Categories: Physics, Plasma physics.

If a charged object is put in a plasma, it repels like charges and attracts opposite charges, leading to a **Debye sheath** around the object’s surface with a net opposite charge. This has the effect of **shielding** the object’s presence from the rest of the plasma.

We start from Gauss’ law for the electric field \(\vb{E}\), expressing \(\vb{E}\) as the gradient of a potential \(\phi\), i.e. \(\vb{E} = -\nabla \phi\), and splitting the charge density into ions \(n_i\) and electrons \(n_e\):

\[\begin{aligned} \nabla^2 \phi(\vb{r}) = - \frac{1}{\varepsilon_0} \Big( q_i n_i(\vb{r}) + q_e n_e(\vb{r}) + q_t \delta(\vb{r}) \Big) \end{aligned}\]

The last term represents a *test particle*, which will be shielded. This particle is a point charge \(q_t\), whose density is simply a Dirac delta function \(\delta(\vb{r})\), and is not included in \(n_i\) or \(n_e\).

For a plasma in thermal equilibrium, we have the Boltzmann relations for the densities:

\[\begin{aligned} n_i(\vb{r}) = n_{i0} \exp\!\bigg( \!-\! \frac{q_i \phi(\vb{r})}{k_B T_i} \bigg) \qquad \quad n_e(\vb{r}) = n_{e0} \exp\!\bigg( \!-\! \frac{q_e \phi(\vb{r})}{k_B T_e} \bigg) \end{aligned}\]

We assume that electrical interactions are weak compared to thermal effects, i.e. \(k_B T \gg q \phi\) in both cases. Then we Taylor-expand the Boltzmann relations to first order:

\[\begin{aligned} n_i(\vb{r}) \approx n_{i0} \bigg( 1 - \frac{q_i \phi(\vb{r})}{k_B T_i} \bigg) \qquad \quad n_e(\vb{r}) \approx n_{e0} \bigg( 1 - \frac{q_e \phi(\vb{r})}{k_B T_e} \bigg) \end{aligned}\]

Inserting this back into Gauss’ law, we arrive at the following equation for \(\phi(\vb{r})\), where we have assumed quasi-neutrality such that \(q_i n_{i0} = q_e n_{e0}\):

\[\begin{aligned} \nabla^2 \phi &= - \frac{1}{\varepsilon_0} \bigg( q_i n_{i0} - n_{i0} \frac{q_i^2 \phi}{k_B T_i} + q_e n_{e0} - n_{e0} \frac{q_e^2 \phi}{k_B T_e} + q_t \delta(\vb{r}) \bigg) \\ &= \bigg( \frac{n_{i0} q_i^2}{\varepsilon_0 k_B T_i} + \frac{n_{e0} q_e^2}{\varepsilon_0 k_B T_e} \bigg) \phi - \frac{q_t}{\varepsilon_0} \delta(\vb{r}) \end{aligned}\]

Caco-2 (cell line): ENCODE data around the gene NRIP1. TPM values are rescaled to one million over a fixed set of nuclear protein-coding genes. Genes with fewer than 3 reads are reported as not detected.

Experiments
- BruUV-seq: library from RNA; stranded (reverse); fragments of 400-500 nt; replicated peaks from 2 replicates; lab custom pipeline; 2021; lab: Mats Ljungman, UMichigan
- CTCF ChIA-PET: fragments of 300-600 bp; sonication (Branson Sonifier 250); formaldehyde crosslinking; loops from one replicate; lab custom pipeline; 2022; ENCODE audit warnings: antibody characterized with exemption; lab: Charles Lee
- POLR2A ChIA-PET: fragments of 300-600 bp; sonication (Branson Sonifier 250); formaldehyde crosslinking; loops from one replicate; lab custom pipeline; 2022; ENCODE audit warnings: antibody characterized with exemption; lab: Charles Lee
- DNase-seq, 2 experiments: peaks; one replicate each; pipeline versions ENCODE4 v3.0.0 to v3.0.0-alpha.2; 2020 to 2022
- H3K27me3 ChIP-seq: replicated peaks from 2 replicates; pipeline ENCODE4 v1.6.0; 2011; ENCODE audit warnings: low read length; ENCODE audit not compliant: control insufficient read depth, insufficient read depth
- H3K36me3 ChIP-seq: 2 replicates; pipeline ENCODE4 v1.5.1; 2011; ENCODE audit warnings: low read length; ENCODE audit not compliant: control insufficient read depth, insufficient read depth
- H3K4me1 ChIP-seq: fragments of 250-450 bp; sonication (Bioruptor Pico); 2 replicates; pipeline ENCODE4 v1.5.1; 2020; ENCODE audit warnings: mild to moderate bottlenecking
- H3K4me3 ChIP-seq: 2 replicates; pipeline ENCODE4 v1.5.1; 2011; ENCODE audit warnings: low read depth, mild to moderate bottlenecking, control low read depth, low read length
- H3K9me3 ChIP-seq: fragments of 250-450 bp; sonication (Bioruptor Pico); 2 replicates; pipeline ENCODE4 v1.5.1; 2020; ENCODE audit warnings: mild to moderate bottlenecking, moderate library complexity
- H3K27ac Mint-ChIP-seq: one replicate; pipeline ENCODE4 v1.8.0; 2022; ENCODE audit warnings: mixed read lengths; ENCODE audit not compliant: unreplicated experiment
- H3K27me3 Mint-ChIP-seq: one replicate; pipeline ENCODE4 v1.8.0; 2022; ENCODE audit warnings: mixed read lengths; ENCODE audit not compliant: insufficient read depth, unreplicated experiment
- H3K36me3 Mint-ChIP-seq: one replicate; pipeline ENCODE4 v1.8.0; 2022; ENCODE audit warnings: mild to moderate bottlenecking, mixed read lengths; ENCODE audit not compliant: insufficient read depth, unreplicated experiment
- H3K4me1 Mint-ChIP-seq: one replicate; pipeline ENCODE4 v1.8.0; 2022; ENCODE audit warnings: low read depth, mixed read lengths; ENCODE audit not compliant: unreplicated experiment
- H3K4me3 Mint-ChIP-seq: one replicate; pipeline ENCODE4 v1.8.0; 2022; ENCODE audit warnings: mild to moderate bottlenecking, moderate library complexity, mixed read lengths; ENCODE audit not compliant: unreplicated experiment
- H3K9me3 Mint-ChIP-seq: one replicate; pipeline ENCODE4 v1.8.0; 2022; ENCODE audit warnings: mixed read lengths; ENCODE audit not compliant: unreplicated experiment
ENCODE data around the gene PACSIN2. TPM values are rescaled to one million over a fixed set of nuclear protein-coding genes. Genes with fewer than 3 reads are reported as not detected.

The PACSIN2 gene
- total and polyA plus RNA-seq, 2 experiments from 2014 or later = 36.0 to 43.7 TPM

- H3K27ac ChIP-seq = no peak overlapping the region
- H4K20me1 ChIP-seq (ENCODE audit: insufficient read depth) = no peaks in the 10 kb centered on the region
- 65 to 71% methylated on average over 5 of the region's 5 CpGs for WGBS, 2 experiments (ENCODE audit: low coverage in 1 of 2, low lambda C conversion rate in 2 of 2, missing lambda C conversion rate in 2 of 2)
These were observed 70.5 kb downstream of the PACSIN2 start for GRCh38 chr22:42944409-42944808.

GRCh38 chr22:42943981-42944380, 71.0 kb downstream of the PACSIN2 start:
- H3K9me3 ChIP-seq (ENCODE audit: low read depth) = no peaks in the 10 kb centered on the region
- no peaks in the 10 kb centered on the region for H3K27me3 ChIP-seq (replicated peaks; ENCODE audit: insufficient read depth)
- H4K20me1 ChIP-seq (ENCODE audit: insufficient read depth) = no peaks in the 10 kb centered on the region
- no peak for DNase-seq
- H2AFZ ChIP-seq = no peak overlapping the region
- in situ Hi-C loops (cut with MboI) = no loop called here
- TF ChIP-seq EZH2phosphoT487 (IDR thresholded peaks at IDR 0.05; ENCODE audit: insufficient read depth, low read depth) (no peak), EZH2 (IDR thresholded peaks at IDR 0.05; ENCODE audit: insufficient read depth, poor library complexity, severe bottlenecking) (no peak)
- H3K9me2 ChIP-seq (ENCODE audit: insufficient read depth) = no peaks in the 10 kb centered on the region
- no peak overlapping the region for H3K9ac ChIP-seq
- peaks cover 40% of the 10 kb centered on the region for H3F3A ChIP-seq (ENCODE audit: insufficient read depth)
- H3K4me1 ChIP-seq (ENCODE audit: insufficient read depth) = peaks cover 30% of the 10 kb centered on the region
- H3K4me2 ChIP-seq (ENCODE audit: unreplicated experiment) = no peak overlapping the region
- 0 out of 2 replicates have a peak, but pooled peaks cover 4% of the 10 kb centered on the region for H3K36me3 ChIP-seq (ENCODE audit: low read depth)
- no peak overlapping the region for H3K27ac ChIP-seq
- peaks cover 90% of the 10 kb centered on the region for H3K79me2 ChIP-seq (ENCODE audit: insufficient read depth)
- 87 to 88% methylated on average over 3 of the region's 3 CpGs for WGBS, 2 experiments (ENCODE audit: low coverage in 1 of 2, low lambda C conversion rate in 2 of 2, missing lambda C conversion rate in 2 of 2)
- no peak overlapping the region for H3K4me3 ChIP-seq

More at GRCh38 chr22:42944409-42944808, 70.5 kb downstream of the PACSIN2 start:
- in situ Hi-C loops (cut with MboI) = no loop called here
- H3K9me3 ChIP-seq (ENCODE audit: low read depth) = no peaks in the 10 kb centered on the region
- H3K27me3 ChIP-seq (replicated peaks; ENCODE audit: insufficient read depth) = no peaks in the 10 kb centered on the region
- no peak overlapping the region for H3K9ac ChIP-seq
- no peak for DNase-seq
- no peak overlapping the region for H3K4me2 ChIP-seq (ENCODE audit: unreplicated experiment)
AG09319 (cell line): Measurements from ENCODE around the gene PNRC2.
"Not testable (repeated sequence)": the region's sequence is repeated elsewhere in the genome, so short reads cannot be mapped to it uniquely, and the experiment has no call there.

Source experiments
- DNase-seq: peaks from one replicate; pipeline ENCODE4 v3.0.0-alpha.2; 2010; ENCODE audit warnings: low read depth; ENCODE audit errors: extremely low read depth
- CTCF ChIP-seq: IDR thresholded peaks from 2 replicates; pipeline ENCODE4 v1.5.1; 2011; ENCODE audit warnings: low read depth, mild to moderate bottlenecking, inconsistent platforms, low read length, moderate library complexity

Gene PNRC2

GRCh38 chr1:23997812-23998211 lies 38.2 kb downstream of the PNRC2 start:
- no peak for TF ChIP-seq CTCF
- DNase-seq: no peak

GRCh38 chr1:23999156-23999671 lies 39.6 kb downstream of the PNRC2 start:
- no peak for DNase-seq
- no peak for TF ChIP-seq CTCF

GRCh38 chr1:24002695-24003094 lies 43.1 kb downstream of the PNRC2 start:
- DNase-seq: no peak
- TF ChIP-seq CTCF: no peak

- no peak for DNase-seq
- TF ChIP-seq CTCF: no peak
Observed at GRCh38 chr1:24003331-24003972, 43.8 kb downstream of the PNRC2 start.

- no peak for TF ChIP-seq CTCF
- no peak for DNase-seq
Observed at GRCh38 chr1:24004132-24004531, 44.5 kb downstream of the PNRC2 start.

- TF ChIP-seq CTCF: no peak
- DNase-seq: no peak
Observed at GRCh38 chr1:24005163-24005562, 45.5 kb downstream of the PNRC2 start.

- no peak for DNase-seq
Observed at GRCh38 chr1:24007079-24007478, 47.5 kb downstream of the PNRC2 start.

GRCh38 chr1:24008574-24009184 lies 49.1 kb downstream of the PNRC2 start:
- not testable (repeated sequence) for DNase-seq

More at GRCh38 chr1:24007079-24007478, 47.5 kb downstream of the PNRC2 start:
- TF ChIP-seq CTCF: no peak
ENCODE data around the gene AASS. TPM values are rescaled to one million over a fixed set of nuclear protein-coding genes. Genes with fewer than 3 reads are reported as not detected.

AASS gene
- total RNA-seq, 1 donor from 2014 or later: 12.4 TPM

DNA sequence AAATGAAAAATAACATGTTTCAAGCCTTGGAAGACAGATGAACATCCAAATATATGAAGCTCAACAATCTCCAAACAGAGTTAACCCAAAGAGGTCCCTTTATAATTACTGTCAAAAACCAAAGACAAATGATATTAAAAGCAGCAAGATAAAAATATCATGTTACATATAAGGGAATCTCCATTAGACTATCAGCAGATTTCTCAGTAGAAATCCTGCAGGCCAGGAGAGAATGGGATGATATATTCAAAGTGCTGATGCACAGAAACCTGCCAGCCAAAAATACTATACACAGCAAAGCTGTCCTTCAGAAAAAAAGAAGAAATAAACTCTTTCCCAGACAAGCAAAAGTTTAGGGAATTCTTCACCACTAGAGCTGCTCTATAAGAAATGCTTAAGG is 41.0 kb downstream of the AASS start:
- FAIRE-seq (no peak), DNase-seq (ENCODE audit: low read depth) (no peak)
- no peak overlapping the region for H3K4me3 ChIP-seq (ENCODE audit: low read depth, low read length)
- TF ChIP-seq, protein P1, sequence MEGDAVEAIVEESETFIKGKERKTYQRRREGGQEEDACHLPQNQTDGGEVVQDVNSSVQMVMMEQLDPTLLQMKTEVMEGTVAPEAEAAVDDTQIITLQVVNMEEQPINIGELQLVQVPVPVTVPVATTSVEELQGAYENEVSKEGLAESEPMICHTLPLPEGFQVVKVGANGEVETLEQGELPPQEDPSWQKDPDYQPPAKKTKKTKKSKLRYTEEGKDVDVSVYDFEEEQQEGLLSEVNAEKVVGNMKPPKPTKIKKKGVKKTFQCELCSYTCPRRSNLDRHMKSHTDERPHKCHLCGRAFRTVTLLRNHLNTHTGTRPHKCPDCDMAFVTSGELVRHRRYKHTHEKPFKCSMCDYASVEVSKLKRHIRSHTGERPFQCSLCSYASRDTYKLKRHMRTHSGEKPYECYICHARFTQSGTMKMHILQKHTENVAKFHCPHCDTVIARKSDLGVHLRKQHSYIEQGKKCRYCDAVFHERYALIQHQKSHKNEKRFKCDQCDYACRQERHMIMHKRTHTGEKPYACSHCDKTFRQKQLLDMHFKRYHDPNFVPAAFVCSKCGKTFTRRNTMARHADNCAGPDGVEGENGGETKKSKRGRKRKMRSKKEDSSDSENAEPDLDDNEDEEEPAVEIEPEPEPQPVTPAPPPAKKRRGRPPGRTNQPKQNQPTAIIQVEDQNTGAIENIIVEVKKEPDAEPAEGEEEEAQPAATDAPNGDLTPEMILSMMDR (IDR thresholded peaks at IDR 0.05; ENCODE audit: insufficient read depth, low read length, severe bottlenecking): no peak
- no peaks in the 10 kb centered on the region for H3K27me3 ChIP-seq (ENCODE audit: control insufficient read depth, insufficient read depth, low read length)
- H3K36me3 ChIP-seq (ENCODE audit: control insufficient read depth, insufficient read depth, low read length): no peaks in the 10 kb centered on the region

We now define the **ion** and **electron Debye lengths** \(\lambda_{Di}\) and \(\lambda_{De}\) as follows:

\[\begin{aligned} \boxed{ \frac{1}{\lambda_{Di}^2} \equiv \frac{n_{i0} q_i^2}{\varepsilon_0 k_B T_i} } \qquad \quad \boxed{ \frac{1}{\lambda_{De}^2} \equiv \frac{n_{e0} q_e^2}{\varepsilon_0 k_B T_e} } \end{aligned}\]

And then the **total Debye length** \(\lambda_D\) is defined as the sum of their inverses, and gives the rough thickness of the Debye sheath:

\[\begin{aligned} \boxed{ \frac{1}{\lambda_D^2} \equiv \frac{1}{\lambda_{Di}^2} + \frac{1}{\lambda_{De}^2} = \frac{n_{i0} q_i^2 T_e + n_{e0} q_e^2 T_i}{\varepsilon_0 k_B T_i T_e} } \end{aligned}\]

With this, the equation can be put in the form below, suggesting exponential decay:

\[\begin{aligned} \nabla^2 \phi(\vb{r}) &= \frac{1}{\lambda_D^2} \phi(\vb{r}) - \frac{q_t}{\varepsilon_0} \delta(\vb{r}) \end{aligned}\]

This has the following solution, known as the **Yukawa potential**, which decays exponentially, representing the plasma’s **self-shielding** over a characteristic distance \(\lambda_D\):

\[\begin{aligned} \boxed{ \phi(r) = \frac{q_t}{4 \pi \varepsilon_0 r} \exp\!\Big( \!-\!\frac{r}{\lambda_D} \Big) } \end{aligned}\]

Note that \(r\) is a scalar, i.e. the potential depends only on the radial distance to \(q_t\). This treatment only makes sense if the plasma is sufficiently dense, such that there is a large number of particles in a sphere with radius \(\lambda_D\). This corresponds to a large Coulomb logarithm \(\ln\!(\Lambda)\):

\[\begin{aligned} 1 \ll \frac{4 \pi}{3} n_0 \lambda_D^3 = \frac{2}{9} \Lambda \end{aligned}\]

The name *Yukawa potential* originates from particle physics, but can in general be used to refer to any potential (electric or energetic) of the following form:

\[\begin{aligned} V(r) = \frac{A}{r} \exp\!(-B r) \end{aligned}\]

Where \(A\) and \(B\) are scaling constants that depend on the problem at hand.

- P.M. Bellan,
*Fundamentals of plasma physics*, 1st edition, Cambridge. - M. Salewski, A.H. Nielsen,
*Plasma physics: lecture notes*, 2021, unpublished.

© Marcus R.A. Newman, a.k.a. "Prefetch".
Available under CC BY-SA 4.0.